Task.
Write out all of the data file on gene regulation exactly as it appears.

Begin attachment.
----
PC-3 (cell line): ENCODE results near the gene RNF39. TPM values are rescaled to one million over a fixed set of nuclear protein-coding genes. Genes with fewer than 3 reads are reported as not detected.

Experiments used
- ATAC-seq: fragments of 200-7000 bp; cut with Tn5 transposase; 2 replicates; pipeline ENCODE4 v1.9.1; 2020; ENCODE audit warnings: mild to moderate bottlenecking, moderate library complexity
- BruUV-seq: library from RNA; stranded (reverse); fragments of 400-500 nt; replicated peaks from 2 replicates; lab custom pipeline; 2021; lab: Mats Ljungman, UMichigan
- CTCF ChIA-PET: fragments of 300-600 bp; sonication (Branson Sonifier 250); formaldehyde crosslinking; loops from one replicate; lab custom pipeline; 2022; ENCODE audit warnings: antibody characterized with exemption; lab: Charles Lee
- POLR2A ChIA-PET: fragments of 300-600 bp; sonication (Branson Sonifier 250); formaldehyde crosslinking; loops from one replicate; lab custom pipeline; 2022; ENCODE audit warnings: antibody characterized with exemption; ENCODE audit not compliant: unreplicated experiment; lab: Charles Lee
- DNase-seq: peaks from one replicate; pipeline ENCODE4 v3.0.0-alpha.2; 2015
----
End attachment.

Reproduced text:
PC-3 (cell line): ENCODE results near the gene RNF39. TPM values are rescaled to one million over a fixed set of nuclear protein-coding genes. Genes with fewer than 3 reads are reported as not detected.

Experiments used
- ATAC-seq: fragments of 200-7000 bp; cut with Tn5 transposase; 2 replicates; pipeline ENCODE4 v1.9.1; 2020; ENCODE audit warnings: mild to moderate bottlenecking, moderate library complexity
- BruUV-seq: library from RNA; stranded (reverse); fragments of 400-500 nt; replicated peaks from 2 replicates; lab custom pipeline; 2021; lab: Mats Ljungman, UMichigan
- CTCF ChIA-PET: fragments of 300-600 bp; sonication (Branson Sonifier 250); formaldehyde crosslinking; loops from one replicate; lab custom pipeline; 2022; ENCODE audit warnings: antibody characterized with exemption; lab: Charles Lee
- POLR2A ChIA-PET: fragments of 300-600 bp; sonication (Branson Sonifier 250); formaldehyde crosslinking; loops from one replicate; lab custom pipeline; 2022; ENCODE audit warnings: antibody characterized with exemption; ENCODE audit not compliant: unreplicated experiment; lab: Charles Lee
- DNase-seq: peaks from one replicate; pipeline ENCODE4 v3.0.0-alpha.2; 2015